quick

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English[edit]

English Wikipedia has an article on:
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Etymology[edit]

From Middle English quik, quic, from Old English cwic (alive), from Proto-Germanic *kwikwaz, from Proto-Indo-European *gʷih₃wós (alive), from *gʷeyh₃- (to live), *gʷeih₃w- (to live). Cognate with Dutch kwik, kwiek, German keck, Swedish kvick; and (from Indo-European) with Ancient Greek βίος (bíos, life), Latin vivus, Lithuanian gývas (alive), Latvian dzīvs (alive), Russian живо́й (živój), Welsh byw (alive), Irish beo (alive), biathaigh (feed), Kurdish jîn (to live), jiyan (life), giyan (soul), can (soul), Sanskrit जीव (jīva, living), Albanian nxit (to urge, stimulate).

Pronunciation[edit]

  • IPA(key): /kwɪk/, [kʰw̥ɪk]
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  • Rhymes: -ɪk

Adjective[edit]

quick (comparative quicker, superlative quickest)

  1. Moving with speed, rapidity or swiftness, or capable of doing so; rapid; fast.
    I ran to the station – but I wasn't quick enough.
    He's a quick runner.
  2. Occurring in a short time; happening or done rapidly.
    That was a quick meal.
  3. Lively, fast-thinking, witty, intelligent.
    You have to be very quick to be able to compete in ad-lib theatrics.
  4. Mentally agile, alert, perceptive.
    My father is old but he still has a quick wit.
  5. Of temper: easily aroused to anger; quick-tempered.
    • (Can we date this quote by Latimer and provide title, author's full name, and other details?)
      The bishop was somewhat quick with them, and signified that he was much offended.
  6. (archaic) Alive, living.
    • Bible, 2 Timothy iv. 1
      the Lord Jesus Christ, who shall judge the quick and the dead
    • (Can we date this quote by Herbert and provide title, author's full name, and other details?)
      Man is no star, but a quick coal / Of mortal fire.
    • 1874, James Thomson, The City of Dreadful Night, X
      The inmost oratory of my soul,
      Wherein thou ever dwellest quick or dead,
      Is black with grief eternal for thy sake.
  7. (archaic) Pregnant, especially at the stage where the foetus's movements can be felt; figuratively, alive with some emotion or feeling.
    • (Can we date this quote by Shakespeare and provide title, author's full name, and other details?)
      she's quick; the child brags in her belly already: tis yours
  8. Of water: flowing.
  9. Burning, flammable, fiery.
  10. Fresh; bracing; sharp; keen.
    • (Can we date this quote by Shakespeare and provide title, author's full name, and other details?)
      The air is quick there, / And it pierces and sharpens the stomach.
  11. (mining, of a vein of ore) productive; not "dead" or barren

Synonyms[edit]

Antonyms[edit]

  • (moving with speed): slow

Derived terms[edit]

Related terms[edit]

Translations[edit]

The translations below need to be checked and inserted above into the appropriate translation tables, removing any numbers. Numbers do not necessarily match those in definitions. See instructions at Wiktionary:Entry layout#Translations.

Adverb[edit]

quick (comparative quicker, superlative quickest)

  1. Quickly, in a quick manner.
    Get rich quick.
    Come here, quick!
    • (Can we date this quote by John Locke and provide title, author's full name, and other details?)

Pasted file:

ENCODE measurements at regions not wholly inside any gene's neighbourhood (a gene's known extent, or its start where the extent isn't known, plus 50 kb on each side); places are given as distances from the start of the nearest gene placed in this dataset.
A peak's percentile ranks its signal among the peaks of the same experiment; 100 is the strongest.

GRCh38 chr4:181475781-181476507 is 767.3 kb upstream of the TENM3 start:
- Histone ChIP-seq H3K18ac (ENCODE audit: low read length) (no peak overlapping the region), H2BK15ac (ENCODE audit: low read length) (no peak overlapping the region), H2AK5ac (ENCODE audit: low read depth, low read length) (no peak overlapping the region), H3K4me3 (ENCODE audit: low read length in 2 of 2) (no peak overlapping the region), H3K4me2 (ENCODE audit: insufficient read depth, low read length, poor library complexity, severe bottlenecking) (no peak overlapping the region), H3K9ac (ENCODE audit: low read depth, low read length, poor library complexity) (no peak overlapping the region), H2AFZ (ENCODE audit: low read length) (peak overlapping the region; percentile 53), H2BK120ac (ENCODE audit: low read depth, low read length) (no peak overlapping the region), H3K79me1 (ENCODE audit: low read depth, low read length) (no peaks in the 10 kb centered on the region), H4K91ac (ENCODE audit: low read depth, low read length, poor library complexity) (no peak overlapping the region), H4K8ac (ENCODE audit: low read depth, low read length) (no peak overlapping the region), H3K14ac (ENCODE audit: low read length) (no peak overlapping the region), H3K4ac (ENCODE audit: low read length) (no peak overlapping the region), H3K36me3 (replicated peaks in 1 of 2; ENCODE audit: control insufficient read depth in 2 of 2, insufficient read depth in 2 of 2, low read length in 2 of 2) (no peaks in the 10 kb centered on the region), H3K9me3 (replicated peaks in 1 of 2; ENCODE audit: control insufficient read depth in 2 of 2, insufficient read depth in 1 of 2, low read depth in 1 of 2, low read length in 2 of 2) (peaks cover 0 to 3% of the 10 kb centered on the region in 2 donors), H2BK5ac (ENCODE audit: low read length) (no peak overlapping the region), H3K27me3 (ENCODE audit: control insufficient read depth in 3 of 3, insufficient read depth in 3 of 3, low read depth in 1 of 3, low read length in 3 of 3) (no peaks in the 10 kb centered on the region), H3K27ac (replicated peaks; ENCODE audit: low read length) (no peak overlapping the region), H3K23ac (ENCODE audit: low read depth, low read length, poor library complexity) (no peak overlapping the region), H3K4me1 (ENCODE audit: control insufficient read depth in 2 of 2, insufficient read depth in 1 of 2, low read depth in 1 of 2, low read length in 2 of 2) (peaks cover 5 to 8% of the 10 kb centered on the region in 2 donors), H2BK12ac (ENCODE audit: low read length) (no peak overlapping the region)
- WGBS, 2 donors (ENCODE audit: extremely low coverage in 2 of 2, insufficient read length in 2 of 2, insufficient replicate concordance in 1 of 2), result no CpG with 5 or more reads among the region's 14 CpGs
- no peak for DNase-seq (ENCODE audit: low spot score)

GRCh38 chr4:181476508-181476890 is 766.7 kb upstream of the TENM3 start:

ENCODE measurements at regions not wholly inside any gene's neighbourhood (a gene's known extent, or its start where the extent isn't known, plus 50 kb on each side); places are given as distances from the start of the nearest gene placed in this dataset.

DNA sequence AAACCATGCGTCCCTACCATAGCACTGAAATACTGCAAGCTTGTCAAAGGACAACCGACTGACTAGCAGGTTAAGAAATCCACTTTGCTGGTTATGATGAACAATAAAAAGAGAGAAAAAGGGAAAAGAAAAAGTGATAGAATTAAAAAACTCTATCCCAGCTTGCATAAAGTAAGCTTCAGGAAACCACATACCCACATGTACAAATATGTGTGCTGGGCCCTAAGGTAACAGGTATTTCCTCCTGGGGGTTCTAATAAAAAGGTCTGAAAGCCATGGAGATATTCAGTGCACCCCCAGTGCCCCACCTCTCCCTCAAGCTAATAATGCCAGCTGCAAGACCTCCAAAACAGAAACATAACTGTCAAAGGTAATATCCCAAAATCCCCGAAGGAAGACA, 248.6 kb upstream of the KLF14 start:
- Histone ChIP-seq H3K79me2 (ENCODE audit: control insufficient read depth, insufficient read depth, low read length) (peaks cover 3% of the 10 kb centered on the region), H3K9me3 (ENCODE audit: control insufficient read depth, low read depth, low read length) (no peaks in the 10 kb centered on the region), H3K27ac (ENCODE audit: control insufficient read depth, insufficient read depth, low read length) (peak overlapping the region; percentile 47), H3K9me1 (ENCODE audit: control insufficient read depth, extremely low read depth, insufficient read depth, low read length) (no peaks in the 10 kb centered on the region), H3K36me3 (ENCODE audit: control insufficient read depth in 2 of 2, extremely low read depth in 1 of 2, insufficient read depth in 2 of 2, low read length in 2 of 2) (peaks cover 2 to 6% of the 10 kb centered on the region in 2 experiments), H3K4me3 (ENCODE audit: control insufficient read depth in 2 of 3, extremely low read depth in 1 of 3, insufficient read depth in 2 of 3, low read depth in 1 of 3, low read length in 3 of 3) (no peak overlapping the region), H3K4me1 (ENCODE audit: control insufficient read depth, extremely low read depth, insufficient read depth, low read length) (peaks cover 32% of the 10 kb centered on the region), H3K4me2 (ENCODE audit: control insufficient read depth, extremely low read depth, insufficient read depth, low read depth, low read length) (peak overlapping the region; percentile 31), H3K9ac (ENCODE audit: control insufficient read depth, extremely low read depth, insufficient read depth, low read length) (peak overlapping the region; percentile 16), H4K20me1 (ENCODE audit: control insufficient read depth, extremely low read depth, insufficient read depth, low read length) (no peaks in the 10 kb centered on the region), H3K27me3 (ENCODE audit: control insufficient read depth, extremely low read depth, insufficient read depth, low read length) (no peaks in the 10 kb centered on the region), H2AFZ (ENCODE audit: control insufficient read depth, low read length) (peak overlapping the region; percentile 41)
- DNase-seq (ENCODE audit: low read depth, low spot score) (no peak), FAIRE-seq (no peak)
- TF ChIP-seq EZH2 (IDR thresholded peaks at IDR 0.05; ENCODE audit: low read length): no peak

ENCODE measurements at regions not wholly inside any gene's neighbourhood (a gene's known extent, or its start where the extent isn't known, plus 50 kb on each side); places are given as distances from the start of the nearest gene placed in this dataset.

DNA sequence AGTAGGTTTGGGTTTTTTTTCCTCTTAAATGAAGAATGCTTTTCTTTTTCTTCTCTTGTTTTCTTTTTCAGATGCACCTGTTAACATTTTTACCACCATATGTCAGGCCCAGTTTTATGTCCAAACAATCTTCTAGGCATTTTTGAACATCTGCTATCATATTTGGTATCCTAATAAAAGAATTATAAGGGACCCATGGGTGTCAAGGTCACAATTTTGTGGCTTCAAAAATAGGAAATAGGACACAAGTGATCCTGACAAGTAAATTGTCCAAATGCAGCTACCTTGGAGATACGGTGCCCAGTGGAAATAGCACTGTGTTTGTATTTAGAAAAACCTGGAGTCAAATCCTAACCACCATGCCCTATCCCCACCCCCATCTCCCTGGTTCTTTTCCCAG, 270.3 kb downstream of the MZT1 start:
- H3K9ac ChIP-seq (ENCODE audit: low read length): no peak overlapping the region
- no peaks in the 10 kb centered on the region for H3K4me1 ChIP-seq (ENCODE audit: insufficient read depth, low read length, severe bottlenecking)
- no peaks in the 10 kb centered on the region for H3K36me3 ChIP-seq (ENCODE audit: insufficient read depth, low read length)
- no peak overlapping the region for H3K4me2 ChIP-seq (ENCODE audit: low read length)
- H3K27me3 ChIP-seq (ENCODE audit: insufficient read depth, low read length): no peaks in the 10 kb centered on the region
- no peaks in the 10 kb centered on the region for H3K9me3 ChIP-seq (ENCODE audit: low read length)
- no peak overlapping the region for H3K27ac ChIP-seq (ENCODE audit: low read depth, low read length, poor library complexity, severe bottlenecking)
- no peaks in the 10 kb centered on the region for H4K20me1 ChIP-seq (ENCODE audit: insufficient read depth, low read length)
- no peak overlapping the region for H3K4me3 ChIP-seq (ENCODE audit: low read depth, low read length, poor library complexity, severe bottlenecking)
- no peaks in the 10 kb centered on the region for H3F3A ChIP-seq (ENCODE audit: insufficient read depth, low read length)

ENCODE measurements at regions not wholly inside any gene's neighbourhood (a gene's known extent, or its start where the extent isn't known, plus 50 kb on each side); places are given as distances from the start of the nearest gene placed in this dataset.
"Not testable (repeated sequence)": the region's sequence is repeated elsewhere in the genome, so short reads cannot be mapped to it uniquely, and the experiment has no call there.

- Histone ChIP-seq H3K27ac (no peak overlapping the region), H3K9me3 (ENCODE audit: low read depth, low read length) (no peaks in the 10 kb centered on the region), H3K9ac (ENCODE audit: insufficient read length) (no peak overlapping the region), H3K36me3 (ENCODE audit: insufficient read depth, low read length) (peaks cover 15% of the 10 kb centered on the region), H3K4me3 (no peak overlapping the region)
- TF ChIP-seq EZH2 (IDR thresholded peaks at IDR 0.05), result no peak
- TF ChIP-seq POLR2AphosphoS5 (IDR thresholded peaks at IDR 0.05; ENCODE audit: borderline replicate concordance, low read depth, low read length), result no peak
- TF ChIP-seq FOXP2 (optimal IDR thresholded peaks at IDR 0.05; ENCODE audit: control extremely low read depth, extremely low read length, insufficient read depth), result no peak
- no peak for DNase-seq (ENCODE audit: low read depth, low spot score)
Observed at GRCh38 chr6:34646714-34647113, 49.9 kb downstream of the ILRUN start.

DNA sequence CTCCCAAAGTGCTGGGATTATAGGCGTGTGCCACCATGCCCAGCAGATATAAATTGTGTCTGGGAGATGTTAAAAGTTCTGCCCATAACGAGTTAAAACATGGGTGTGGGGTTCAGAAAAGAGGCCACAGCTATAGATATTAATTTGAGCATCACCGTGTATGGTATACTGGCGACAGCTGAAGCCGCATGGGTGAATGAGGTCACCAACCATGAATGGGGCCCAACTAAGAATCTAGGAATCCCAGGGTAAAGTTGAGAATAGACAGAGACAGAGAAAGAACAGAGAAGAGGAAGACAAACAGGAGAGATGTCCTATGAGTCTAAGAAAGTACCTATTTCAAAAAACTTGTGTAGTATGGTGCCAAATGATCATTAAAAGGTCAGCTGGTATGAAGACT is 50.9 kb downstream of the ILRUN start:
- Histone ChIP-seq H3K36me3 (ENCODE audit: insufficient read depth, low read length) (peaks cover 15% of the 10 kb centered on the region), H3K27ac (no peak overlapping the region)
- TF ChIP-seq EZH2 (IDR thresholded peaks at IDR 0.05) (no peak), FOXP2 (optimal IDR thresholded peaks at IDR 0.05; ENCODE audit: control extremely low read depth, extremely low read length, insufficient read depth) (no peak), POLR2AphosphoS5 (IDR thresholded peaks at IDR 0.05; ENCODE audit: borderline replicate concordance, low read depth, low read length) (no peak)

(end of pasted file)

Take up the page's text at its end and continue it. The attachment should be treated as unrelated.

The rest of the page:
If we consider how very quick the actions of the mind are performed.

Derived terms[edit]

Translations[edit]

Noun[edit]

quick (plural quicks)

  1. Raw or sensitive flesh, especially that underneath finger and toe nails.
  2. Plants used in making a quickset hedge
    • (Can we date this quote by Evelyn and provide title, author's full name, and other details?)
      The works [] are curiously hedged with quick.
  3. The life; the mortal point; a vital part; a part susceptible to serious injury or keen feeling.
    • (Can we date this quote by Latimer and provide title, author's full name, and other details?)
      This test nippeth, [] this toucheth the quick.
    • (Can we date this quote by Fuller and provide title, author's full name, and other details?)
      How feebly and unlike themselves they reason when they come to the quick of the difference!
  4. Quitchgrass.
    (Can we find and add a quotation of Tennyson to this entry?)
  5. (cricket) A fast bowler.

Derived terms[edit]

Translations[edit]

Verb[edit]

quick (third-person singular simple present quicks, present participle quicking, simple past and past participle quicked)

  1. (transitive) To amalgamate surfaces prior to gilding or silvering by dipping them into a solution of mercury in nitric acid.
  2. (transitive, archaic, poetic) To quicken.
    • (Can we date this quote by Thomas Hardy and provide title, author's full name, and other details?)
      I rose as if quicked by a spur I was bound to obey.

References[edit]


French[edit]

Etymology[edit]

From English.

Pronunciation[edit]

Noun[edit]

quick m (plural quicks)

  1. quick waltz

See also[edit]


German[edit]

Etymology[edit]

Borrowed from Middle Low German quick, from Old Saxon quik, from Proto-Germanic *kwikwaz; also a Central Franconian form. Doublet of keck, which see for more.

Pronunciation[edit]

Adjective[edit]

quick (comparative quicker, superlative am quicksten)

  1. (rather rare, dated) lively

Usage notes[edit]

  • Much more common than the simplex is the pleonastic compound quicklebendig.

Declension[edit]

Derived terms[edit]

Related terms[edit]